Wednesday, April 02, 2008

Black Gold

Black gold in a white plight
Wont you fill up the tank, let's go for a ride
--Soul Asylum
What would you think if you woke up early one suburban morning to the rumble of an oil rig outside your window? This is happening all around Los Angeles, and many homeowners are shocked and angry about the revitalization of urban oil wells:
With oil prices at $110 a barrel, producers nationwide are suddenly taking a second look at decades-old wells that were considered tapped out and unprofitable when oil sold for one-fifth the price or less. Independent producers and major conglomerates alike are reinvesting millions in these mature wells, using expensive new technology and drilling techniques to eke every last drop out of fields long past their prime - and often in the middle of suburbia.
Expansion of the North American oil refining capacity might be one answer to our ailing economy. Besides siphoning out these old wells, there is also an estimated 174 billion barrels of crude oil in Canadian tar sands.
But extracting heavy oil from tar sands and transporting it by pipeline for refining is a difficult and costly process. Producers are developing new drilling techniques to reduce the large volumes of natural gas and water needed to separate the oil from sand. And the oil companies, which have pledged to reduce greenhouse emissions in their operations, are making the needed investments to meet environmental regulations.
And let's not forget about the Arctic National Wildlife Refuge (ANWR). According to American cartographer Ian Thomas, we may already be drilling there.

These are epic battles. Naively, I'd like to believe that these battles are fought between people who are concerned about the environment and global warming and people who are concerned about our fuel costs and energy independence. I want to believe that both sides have noble goals. However, defending profits of a subsidized industry does not fit my definition of noble.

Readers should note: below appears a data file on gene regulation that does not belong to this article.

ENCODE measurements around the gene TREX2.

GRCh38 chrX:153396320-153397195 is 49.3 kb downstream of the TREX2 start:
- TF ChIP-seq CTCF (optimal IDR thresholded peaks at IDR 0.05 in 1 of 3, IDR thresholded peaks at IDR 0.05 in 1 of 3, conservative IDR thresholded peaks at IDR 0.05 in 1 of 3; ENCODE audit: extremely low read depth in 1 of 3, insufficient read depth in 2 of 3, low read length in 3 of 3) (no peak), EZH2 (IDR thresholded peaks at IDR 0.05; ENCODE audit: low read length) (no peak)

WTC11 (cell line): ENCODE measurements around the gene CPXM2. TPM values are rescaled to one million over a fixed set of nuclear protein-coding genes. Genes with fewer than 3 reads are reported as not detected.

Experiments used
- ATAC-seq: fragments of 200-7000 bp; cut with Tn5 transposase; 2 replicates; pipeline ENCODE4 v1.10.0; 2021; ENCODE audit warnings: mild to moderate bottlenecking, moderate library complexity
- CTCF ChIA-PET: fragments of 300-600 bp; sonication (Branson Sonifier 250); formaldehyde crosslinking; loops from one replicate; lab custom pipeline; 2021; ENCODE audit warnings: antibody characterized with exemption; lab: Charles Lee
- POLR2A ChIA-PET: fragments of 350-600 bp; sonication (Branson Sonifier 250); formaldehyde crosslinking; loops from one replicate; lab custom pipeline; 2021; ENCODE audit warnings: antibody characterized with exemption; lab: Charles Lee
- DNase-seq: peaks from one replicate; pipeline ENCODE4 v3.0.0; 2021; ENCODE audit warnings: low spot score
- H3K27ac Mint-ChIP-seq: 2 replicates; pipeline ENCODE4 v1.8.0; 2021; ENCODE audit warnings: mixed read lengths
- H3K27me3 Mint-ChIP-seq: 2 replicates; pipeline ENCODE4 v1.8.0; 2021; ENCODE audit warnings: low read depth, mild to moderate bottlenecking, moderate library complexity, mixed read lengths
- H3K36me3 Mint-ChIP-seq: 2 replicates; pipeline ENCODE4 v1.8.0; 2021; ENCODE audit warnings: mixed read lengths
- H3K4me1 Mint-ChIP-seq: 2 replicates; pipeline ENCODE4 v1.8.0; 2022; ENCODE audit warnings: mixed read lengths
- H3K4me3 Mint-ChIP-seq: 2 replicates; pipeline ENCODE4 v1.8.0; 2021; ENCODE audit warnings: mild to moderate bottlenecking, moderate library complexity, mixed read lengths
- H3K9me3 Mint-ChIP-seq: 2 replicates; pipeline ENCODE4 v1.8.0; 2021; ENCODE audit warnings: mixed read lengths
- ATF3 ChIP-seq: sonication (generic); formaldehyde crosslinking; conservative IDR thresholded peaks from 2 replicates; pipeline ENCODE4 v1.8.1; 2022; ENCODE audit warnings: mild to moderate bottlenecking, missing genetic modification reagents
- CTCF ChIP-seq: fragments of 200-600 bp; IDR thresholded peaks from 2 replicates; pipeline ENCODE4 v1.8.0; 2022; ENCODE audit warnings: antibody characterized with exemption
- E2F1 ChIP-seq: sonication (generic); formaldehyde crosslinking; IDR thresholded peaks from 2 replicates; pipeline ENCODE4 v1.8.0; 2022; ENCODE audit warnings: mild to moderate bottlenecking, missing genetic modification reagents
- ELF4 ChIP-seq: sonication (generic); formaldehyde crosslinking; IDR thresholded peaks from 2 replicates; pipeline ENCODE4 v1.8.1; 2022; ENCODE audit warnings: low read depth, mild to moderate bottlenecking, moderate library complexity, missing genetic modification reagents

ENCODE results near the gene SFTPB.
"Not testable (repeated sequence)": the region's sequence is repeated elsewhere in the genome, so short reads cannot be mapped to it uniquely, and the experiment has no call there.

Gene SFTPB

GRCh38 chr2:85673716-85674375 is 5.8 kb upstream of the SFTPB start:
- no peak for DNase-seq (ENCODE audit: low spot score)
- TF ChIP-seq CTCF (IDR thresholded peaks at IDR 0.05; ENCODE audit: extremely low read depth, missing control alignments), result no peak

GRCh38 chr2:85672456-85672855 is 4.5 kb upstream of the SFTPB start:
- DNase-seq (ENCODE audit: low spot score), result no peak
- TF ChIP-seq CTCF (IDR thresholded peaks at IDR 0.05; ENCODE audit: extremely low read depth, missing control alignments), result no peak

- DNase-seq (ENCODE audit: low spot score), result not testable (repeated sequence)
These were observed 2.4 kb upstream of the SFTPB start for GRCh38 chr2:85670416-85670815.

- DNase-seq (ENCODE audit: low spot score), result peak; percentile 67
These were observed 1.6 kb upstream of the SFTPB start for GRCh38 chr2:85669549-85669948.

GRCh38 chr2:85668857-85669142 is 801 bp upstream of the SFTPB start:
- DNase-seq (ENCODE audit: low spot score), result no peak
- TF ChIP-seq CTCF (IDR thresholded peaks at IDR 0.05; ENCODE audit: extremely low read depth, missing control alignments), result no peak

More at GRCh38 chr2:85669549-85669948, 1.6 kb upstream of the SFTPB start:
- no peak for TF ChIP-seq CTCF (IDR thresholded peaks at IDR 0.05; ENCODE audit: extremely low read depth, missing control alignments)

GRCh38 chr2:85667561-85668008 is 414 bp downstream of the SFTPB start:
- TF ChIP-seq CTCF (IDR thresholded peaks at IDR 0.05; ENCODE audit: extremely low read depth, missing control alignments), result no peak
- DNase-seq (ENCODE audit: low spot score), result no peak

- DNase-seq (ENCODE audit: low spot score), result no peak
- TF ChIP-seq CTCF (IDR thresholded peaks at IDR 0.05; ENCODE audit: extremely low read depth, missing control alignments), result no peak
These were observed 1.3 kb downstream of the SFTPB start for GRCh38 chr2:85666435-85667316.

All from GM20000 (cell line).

The oil companies can keep drilling, and get every last drop of oil, but with the world petroleum consumption over 80 million barrels a day, we will eventually run dry. We need to work on a sustainable plan now.

I hear a lot of talk lately about biofuels. By 2010, 30% of US corn crop will be used for biofuel, but this renewable fuel will result in higher food prices around the world:
When the production of corn intended for human or animal consumption decreases, prices go up. Why does this local shift in policy affect food prices around the world? The diversion of American corn into energy has a ripple effect for two reasons: First, the United States is the world's largest corn exporter, accounting for about 40 percent of global trade, so when corn-as-food production decreases here, costs go up everywhere. Second, when the price of corn increases, farmers in the United States, Europe, and elsewhere who use the crop to feed livestock look for cheaper alternatives, like wheat or sorghum. These alternatives, in turn, become more expensive.
Americans need to remember that it's not all about us. The rest of the world likes to eat too.

Saying this oil crisis is complicated is an understatement. It is urgent, it is real, it is moral, it is global, it is challenging, but it is not black and white.

No comments: